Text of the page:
Next, the inversion is performed to reconstruct heterogeneous electrical conductivity profiles. Fig. 15 shows three cases of the target profile. In Case 5, the target values of the electrical conductivity are for and for . In Case 6, the target profile is divided into three layers: for , for , and for . The target profile for Case 7 has four quadrants. In quadrants 1 and 3, the target value is . In quadrants 2 and 4, the target value is . The target conductivity values of Case 5 to Case 7 are typical of air-dried concrete materials in various conditions . Examples of the profile heterogeneity in Fig. 15 include fiber-reinforced composite sandwich plates and concrete specimens under curing. The electrode arrangement, current input, contact impedance, initial value of , and weight factor are the same as in the homogeneous domain cases.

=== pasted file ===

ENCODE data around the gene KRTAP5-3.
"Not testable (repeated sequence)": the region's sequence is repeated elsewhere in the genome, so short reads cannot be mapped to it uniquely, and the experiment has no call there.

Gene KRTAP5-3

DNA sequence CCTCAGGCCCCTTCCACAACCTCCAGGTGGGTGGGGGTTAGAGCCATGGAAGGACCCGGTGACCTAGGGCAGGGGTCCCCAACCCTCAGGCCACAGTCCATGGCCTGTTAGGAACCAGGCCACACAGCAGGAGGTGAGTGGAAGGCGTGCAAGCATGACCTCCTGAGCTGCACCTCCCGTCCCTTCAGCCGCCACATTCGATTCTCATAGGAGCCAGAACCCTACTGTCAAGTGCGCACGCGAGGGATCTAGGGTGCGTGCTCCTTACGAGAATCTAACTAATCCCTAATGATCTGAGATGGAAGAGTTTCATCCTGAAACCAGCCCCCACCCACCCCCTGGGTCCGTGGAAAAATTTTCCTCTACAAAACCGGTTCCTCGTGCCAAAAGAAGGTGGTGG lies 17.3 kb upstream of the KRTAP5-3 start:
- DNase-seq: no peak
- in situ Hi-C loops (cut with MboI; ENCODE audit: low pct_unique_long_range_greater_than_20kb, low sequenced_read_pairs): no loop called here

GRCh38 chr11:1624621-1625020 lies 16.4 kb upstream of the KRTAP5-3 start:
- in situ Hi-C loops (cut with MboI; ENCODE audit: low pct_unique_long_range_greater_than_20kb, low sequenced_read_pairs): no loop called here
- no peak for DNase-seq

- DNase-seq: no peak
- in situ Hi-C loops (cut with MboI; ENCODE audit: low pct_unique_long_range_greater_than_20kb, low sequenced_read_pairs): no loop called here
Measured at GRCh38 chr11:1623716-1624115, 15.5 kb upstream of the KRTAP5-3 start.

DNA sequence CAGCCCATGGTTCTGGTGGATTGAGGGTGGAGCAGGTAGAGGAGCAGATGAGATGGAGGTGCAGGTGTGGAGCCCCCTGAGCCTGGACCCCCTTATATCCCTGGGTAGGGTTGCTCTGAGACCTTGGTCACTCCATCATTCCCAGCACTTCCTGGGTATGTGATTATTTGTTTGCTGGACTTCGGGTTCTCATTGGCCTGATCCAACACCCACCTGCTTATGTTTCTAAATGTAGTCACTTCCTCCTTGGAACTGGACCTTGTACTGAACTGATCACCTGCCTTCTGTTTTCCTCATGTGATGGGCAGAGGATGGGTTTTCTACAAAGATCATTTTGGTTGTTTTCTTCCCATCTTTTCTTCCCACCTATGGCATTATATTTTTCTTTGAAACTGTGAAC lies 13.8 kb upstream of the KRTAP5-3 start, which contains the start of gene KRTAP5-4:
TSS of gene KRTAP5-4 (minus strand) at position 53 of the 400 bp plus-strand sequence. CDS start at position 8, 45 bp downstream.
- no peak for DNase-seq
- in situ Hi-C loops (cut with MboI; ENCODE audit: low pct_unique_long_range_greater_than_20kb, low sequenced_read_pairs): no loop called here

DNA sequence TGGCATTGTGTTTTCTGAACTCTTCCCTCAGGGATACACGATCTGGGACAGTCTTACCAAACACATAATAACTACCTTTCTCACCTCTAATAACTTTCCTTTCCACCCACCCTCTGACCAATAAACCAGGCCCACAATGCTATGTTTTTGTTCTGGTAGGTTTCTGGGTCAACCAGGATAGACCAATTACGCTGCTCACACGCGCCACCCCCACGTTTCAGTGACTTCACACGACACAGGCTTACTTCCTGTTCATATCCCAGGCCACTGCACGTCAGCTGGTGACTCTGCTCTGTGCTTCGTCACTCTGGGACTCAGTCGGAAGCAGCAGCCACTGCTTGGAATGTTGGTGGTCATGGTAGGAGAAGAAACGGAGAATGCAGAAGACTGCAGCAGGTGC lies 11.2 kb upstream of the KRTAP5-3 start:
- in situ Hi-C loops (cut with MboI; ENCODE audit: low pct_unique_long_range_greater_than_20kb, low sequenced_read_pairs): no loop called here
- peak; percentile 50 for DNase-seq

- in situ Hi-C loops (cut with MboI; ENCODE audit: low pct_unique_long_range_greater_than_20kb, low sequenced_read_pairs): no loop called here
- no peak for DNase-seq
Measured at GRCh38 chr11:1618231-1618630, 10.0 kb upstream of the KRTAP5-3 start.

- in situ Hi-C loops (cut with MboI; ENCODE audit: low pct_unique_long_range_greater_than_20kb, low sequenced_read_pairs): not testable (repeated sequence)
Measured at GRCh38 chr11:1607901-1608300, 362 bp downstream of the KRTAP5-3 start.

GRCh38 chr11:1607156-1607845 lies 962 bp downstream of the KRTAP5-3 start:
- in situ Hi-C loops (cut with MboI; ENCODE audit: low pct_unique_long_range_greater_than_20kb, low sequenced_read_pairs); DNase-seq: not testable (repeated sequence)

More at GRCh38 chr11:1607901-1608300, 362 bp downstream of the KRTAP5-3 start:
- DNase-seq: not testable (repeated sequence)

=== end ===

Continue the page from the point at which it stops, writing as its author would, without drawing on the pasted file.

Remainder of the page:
Figs. 16–18 show the inversion results for the heterogeneous electrical conductivity profiles. The target conductivity values are reconstructed reasonably well in the three heterogeneous cases. Figs. 16c, 17c, and 18c show the response misfit as a function of the iteration number. Figs. 16d, 17d, and 18d show the electric potential values calculated at the electrodes using the reconstructed electrical conductivity profile for each case. The calculated electric potential values nearly coincide with the measured ones, which demonstrates that the reconstructed profiles converged to the targets. For each case, the initial misfit decreases by a factor on the order of . Table 6 shows the RMS error and the relative RMS error of the electrical potentials calculated at the electrodes for each case. The errors were calculated using Eq. (51). They are relatively large compared with those in the homogeneous cases, due to the difficulty in accurately recovering the sharply varying interfaces between layers. Nevertheless, the relative RMS error of the heterogeneous cases is less than 0.80%, indicating that the inversion results are sufficiently accurate.